Since the film was set decades before Farrell was born, the actor faced the additional challenge of having to mentally transport himself to another time and place so he could see how to make his character believable. Although he immersed himself in music and books written during and about the time, what he discovered was the simple fact that people are people, no matter where or when they live.
“Some things change,” he noted. “Ideas maybe change. Some values change, but a lot of it stays the same for many, many years.”
In one noteworthy aside to the filming of “Hart’s War,” Farrell acknowledged that he was attacked on location in Prague. Dismissing rumors that he “beat up six gypsies” in the scuffle, Farrell calmly explained: “I got hopped on one night at 2 o’clock in the morning on the way home. That was it. Fairly boring. It was one guy got me in a headlock. I got the better of him and I ran home. I think he was more drunk than I was. It was the clumsiest attempt of a robbery I’ve ever heard of in my life.”
Despite his success in Hollywood, Farrell insists that his life has not changed much, since he never gets recognized by fans in the United States.
“So far, to this point, I have the best of both worlds: I get to work on all these fantastic jobs and I get to walk down the street and go wherever I want and nobody knows who I am,” he said.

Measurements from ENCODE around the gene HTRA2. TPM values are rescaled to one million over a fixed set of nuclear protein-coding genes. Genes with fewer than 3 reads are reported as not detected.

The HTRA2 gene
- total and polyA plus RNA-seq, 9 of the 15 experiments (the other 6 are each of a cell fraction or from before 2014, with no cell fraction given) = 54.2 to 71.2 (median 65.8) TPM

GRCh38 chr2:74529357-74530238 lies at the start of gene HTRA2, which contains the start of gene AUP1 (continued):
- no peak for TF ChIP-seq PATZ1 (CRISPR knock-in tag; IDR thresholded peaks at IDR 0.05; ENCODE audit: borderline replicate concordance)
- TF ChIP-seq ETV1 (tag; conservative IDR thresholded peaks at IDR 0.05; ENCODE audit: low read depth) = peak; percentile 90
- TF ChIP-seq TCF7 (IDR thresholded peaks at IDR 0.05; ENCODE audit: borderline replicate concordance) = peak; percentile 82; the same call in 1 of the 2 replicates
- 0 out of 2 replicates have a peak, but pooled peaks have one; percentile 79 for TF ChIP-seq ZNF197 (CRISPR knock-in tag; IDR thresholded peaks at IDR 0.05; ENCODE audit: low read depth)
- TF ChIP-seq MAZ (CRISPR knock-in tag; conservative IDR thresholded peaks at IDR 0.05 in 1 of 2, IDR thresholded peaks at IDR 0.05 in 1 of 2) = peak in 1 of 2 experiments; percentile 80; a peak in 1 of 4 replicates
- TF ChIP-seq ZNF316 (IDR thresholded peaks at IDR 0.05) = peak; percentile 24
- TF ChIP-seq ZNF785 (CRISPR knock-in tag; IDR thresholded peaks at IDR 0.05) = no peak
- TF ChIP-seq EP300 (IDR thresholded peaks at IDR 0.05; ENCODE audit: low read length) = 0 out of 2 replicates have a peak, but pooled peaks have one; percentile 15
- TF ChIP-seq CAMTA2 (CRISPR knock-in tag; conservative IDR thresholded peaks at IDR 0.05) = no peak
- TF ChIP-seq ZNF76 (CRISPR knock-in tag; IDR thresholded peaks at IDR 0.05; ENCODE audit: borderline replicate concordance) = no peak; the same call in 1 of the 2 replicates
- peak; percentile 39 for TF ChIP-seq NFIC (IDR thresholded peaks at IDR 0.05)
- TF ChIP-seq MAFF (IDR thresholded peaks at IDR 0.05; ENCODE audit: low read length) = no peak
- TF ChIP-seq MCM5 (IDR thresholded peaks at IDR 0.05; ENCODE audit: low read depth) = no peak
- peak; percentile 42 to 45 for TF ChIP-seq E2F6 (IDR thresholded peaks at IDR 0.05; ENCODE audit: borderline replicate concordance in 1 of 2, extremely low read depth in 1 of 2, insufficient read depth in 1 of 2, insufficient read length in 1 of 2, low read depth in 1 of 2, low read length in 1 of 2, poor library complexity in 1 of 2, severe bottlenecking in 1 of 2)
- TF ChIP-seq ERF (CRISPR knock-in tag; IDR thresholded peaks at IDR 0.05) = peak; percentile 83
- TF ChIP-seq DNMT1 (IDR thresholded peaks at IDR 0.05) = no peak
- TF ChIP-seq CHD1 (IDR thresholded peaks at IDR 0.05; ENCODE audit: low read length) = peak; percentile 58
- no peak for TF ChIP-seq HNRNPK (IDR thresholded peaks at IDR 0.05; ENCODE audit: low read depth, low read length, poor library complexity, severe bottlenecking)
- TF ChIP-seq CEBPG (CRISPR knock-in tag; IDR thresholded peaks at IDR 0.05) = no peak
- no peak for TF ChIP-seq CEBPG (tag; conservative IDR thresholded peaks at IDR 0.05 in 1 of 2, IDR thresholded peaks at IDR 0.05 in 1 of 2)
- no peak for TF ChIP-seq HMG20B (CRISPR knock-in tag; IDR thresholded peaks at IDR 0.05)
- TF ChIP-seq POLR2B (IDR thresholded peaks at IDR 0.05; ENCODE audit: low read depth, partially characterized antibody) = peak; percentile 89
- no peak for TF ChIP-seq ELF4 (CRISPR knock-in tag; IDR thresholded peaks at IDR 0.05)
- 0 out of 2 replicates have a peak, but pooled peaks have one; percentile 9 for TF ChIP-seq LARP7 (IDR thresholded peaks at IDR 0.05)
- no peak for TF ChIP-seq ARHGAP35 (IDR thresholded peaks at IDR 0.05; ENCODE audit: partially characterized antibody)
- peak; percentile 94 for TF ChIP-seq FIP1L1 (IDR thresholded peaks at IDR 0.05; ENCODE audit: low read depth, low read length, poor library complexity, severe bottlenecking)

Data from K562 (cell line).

That may change, however, later this year when Steven Spielberg’s eagerly anticipated film, “Minority Report,” is scheduled for release. In it, Farrell appears opposite Tom Cruise.
And if that weren’t enough, his current project is “The Farm,” with Al Pacino. Later, he plans to do an independent film with Irish actor Colm Meaney, which he described as something like Robert Altman’s “Shortcuts” at “street level with a Dublin vernacular.” He has also signed on to play the villain Bull’s-eye to Ben Affleck’s Daredevil in the upcoming big-screen adaptation of the comic book “Daredevil,” due out next year.
So, is he ready for the star treatment?
“I don’t know how one does prepare [for fame],” he said. “There’s no degree you do. No three-year course on how to deal with celebrity. So, I’ll see what happens. I’ll cross that bridge when I come to it.”
One place he does get recognized a lot is Dublin, where he was born and still lives.
“My whole life is still in Ireland,” Farrell said. “The day I wrapped ‘Minority Report,’ I went home, and the day I wrap ‘The Farm,’ I’ll go home — not the day; I’ll get drunk that night and the next day I’ll get on the first plane and I will be back in Dublin and I’ll stay there until whatever the next job is.”
When he’s home, the actor said he is careful not to get caught up in the trappings that can come with movie stardom in America.
“A lot of people seem to be proud; it’s a nice feeling,” he said, but then he cautioned, “[The Irish] can be watching and waiting to make sure you don’t get too big for your boots, which I hope never happens to me.”
Though he said signed on for “Daredevil” because “it’s a lot of fun,” Farrell said his more attracted to parts “that have a little bit of pain or a little bit of drama.”
“Life is so good that maybe that’s why I’m so attracted to those parts,” he said. “I mean, I have such a great life. I’m so lucky with the family I have and the friends I have in my life that when I go to work, I don’t need to be all ‘Isn’t this fantastic?’ when I get in front of the camera.”
And that’s a good thing, considering that “getting in front of the camera” is something Farrell finds himself doing more and more of these days.
“I did five [movies] in 15 months, which is fairly hard going,” he said. “Good going, but hard going. I’m 25, you know? I have so much energy, I don’t need to, at this stage, be thinking about doing only two pieces a year.”